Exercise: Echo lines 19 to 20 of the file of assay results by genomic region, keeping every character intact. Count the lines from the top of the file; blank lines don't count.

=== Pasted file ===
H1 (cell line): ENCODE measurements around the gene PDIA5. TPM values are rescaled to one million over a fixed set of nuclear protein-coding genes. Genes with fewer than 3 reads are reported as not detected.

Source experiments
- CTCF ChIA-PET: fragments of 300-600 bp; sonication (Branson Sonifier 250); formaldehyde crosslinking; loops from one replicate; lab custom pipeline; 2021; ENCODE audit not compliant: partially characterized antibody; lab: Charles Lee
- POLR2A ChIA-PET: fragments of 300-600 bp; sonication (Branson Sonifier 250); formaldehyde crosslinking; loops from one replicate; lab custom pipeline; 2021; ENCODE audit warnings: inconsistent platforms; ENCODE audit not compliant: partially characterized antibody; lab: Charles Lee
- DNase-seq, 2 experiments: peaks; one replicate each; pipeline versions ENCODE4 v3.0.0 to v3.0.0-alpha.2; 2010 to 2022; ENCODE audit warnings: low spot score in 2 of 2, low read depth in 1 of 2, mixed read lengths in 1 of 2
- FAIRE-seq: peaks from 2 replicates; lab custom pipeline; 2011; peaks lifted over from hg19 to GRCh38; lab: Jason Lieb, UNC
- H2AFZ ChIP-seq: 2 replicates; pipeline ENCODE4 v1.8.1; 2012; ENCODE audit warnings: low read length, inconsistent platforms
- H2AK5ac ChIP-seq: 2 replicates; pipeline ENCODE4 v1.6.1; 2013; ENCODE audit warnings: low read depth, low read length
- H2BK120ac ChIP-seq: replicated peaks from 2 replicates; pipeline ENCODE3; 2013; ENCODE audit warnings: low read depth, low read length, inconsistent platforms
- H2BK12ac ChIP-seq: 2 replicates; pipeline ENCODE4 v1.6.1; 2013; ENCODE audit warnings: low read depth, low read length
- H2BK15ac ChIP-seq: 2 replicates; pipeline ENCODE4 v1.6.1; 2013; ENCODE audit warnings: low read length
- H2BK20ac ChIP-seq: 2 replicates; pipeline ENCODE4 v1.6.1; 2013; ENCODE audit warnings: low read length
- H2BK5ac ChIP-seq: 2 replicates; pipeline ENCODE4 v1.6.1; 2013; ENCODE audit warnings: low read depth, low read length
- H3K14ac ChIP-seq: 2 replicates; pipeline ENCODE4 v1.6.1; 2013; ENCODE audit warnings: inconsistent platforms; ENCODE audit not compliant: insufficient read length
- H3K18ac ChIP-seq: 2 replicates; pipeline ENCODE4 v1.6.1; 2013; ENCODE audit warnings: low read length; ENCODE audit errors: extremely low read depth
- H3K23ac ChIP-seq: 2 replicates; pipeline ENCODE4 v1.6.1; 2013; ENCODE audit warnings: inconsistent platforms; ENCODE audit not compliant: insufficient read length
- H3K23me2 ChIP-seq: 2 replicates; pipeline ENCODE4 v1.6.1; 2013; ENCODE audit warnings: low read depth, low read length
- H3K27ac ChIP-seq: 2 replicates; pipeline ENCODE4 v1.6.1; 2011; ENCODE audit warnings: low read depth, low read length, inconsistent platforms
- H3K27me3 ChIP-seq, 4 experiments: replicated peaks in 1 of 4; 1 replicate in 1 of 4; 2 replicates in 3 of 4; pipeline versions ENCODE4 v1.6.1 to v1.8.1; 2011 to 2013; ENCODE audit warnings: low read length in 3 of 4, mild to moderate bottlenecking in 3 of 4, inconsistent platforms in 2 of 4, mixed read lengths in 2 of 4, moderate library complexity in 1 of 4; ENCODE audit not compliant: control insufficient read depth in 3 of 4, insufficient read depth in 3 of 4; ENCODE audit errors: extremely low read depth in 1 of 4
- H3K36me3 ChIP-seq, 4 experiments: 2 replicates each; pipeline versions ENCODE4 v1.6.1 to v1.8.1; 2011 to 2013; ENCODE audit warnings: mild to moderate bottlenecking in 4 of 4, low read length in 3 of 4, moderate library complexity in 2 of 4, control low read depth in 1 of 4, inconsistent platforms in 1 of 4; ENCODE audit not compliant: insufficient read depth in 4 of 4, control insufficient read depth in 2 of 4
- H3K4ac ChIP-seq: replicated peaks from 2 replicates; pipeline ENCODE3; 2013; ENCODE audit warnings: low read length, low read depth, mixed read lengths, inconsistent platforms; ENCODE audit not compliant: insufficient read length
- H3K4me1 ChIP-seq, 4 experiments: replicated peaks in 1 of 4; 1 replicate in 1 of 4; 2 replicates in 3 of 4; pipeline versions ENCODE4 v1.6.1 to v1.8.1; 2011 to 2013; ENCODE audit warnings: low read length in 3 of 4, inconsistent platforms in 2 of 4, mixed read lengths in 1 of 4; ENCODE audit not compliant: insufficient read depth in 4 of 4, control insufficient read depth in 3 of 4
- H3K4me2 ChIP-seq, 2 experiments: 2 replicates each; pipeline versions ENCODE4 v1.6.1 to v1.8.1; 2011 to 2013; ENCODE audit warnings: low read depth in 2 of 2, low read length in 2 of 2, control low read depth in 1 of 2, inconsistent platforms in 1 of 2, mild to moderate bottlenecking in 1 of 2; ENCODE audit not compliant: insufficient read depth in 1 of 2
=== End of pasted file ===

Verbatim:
- H3K27me3 ChIP-seq, 4 experiments: replicated peaks in 1 of 4; 1 replicate in 1 of 4; 2 replicates in 3 of 4; pipeline versions ENCODE4 v1.6.1 to v1.8.1; 2011 to 2013; ENCODE audit warnings: low read length in 3 of 4, mild to moderate bottlenecking in 3 of 4, inconsistent platforms in 2 of 4, mixed read lengths in 2 of 4, moderate library complexity in 1 of 4; ENCODE audit not compliant: control insufficient read depth in 3 of 4, insufficient read depth in 3 of 4; ENCODE audit errors: extremely low read depth in 1 of 4
- H3K36me3 ChIP-seq, 4 experiments: 2 replicates each; pipeline versions ENCODE4 v1.6.1 to v1.8.1; 2011 to 2013; ENCODE audit warnings: mild to moderate bottlenecking in 4 of 4, low read length in 3 of 4, moderate library complexity in 2 of 4, control low read depth in 1 of 4, inconsistent platforms in 1 of 4; ENCODE audit not compliant: insufficient read depth in 4 of 4, control insufficient read depth in 2 of 4